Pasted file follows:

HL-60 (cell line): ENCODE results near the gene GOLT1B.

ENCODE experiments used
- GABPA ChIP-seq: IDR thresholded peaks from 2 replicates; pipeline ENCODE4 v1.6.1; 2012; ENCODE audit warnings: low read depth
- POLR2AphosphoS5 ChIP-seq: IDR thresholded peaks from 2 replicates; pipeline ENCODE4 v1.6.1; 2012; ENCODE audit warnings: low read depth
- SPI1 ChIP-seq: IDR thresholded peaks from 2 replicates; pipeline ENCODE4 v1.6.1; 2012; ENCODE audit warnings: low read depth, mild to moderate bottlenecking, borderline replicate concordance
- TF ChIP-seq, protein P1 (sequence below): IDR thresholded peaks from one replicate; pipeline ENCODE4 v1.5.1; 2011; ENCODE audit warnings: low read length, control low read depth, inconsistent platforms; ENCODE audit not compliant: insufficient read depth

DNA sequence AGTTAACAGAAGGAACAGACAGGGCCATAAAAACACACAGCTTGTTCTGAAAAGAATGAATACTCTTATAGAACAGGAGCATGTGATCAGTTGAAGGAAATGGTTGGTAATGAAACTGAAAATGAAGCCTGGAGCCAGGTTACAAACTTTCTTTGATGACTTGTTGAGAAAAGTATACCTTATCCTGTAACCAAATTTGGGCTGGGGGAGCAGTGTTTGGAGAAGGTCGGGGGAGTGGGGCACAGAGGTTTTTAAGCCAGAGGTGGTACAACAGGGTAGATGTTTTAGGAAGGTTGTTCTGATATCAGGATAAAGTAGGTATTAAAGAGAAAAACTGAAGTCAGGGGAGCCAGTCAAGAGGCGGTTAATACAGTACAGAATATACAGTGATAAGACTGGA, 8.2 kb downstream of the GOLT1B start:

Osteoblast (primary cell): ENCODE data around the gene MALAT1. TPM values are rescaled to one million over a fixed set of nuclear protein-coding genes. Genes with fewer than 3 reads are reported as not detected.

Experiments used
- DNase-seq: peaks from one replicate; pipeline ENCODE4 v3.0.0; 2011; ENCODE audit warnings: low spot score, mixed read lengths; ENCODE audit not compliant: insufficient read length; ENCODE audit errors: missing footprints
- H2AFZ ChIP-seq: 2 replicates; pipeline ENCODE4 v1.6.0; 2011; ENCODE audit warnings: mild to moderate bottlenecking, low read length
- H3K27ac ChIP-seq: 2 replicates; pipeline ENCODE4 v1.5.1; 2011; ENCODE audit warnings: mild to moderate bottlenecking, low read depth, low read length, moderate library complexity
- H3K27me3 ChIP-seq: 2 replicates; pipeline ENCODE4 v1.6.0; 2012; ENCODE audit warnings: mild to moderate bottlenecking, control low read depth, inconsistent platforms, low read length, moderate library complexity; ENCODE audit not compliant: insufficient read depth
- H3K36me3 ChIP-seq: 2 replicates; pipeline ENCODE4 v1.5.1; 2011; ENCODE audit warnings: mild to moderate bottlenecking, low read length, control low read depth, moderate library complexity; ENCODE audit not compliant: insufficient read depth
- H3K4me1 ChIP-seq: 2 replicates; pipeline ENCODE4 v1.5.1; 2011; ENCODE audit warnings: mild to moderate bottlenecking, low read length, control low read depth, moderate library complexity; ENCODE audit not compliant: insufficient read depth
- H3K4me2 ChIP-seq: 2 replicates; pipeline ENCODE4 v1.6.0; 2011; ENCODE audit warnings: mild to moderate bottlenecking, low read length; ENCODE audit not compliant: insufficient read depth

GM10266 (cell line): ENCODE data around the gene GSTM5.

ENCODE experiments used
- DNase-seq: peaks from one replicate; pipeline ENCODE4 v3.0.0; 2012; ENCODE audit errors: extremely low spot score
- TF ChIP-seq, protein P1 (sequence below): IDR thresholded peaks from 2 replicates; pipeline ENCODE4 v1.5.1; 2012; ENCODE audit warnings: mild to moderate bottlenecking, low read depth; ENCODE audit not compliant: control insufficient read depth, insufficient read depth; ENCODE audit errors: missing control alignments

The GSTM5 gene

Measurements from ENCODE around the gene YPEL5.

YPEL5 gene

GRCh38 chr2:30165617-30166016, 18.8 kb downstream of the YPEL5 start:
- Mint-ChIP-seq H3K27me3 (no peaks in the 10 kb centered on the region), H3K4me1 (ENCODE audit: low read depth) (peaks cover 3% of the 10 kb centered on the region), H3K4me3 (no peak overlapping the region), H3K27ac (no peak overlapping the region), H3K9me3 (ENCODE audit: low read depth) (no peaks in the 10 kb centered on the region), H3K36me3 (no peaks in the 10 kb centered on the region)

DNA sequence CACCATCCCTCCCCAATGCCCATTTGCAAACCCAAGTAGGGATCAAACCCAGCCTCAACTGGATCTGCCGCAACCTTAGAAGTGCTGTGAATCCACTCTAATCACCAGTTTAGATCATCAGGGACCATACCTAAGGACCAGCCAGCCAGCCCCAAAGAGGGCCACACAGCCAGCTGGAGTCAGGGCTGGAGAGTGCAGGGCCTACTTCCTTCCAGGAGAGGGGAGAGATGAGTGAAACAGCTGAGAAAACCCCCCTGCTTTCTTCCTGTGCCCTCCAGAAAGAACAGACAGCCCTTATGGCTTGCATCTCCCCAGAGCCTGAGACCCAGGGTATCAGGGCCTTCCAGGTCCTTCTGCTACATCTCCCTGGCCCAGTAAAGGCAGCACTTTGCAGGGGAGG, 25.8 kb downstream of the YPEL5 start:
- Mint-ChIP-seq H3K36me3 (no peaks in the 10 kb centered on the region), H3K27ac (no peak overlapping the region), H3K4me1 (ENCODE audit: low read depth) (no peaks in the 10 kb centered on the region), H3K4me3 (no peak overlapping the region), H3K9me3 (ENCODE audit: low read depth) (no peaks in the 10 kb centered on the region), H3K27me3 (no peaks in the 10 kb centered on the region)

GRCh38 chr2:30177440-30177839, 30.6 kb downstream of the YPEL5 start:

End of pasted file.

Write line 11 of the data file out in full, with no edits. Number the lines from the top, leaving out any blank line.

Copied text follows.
- H2AFZ ChIP-seq: 2 replicates; pipeline ENCODE4 v1.6.0; 2011; ENCODE audit warnings: mild to moderate bottlenecking, low read length